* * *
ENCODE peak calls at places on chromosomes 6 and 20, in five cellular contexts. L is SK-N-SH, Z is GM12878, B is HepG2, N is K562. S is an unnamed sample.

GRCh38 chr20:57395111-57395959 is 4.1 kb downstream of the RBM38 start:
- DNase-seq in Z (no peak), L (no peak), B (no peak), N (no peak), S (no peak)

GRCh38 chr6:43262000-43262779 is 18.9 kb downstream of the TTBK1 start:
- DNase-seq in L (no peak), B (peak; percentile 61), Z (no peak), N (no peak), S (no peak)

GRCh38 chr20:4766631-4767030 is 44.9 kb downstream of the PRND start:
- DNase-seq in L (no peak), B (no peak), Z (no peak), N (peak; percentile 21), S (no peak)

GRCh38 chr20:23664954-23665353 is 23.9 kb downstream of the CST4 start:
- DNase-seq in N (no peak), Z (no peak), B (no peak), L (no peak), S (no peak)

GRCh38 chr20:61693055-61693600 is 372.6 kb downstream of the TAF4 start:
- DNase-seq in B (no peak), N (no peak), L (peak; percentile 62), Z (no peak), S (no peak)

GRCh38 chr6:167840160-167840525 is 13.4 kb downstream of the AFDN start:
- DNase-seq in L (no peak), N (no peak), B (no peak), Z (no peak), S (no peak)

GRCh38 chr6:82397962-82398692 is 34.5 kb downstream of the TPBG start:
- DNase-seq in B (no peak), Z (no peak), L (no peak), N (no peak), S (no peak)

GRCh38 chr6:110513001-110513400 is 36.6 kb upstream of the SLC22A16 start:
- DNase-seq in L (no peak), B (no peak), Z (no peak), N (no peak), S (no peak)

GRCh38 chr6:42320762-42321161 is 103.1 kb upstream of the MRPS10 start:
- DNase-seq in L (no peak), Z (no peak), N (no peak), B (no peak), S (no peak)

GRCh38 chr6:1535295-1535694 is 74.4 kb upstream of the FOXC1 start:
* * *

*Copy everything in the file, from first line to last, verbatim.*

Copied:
ENCODE peak calls at places on chromosomes 6 and 20, in five cellular contexts. L is SK-N-SH, Z is GM12878, B is HepG2, N is K562. S is an unnamed sample.

GRCh38 chr20:57395111-57395959 is 4.1 kb downstream of the RBM38 start:
- DNase-seq in Z (no peak), L (no peak), B (no peak), N (no peak), S (no peak)

GRCh38 chr6:43262000-43262779 is 18.9 kb downstream of the TTBK1 start:
- DNase-seq in L (no peak), B (peak; percentile 61), Z (no peak), N (no peak), S (no peak)

GRCh38 chr20:4766631-4767030 is 44.9 kb downstream of the PRND start:
- DNase-seq in L (no peak), B (no peak), Z (no peak), N (peak; percentile 21), S (no peak)

GRCh38 chr20:23664954-23665353 is 23.9 kb downstream of the CST4 start:
- DNase-seq in N (no peak), Z (no peak), B (no peak), L (no peak), S (no peak)

GRCh38 chr20:61693055-61693600 is 372.6 kb downstream of the TAF4 start:
- DNase-seq in B (no peak), N (no peak), L (peak; percentile 62), Z (no peak), S (no peak)

GRCh38 chr6:167840160-167840525 is 13.4 kb downstream of the AFDN start:
- DNase-seq in L (no peak), N (no peak), B (no peak), Z (no peak), S (no peak)

GRCh38 chr6:82397962-82398692 is 34.5 kb downstream of the TPBG start:
- DNase-seq in B (no peak), Z (no peak), L (no peak), N (no peak), S (no peak)

GRCh38 chr6:110513001-110513400 is 36.6 kb upstream of the SLC22A16 start:
- DNase-seq in L (no peak), B (no peak), Z (no peak), N (no peak), S (no peak)

GRCh38 chr6:42320762-42321161 is 103.1 kb upstream of the MRPS10 start:
- DNase-seq in L (no peak), Z (no peak), N (no peak), B (no peak), S (no peak)

GRCh38 chr6:1535295-1535694 is 74.4 kb upstream of the FOXC1 start: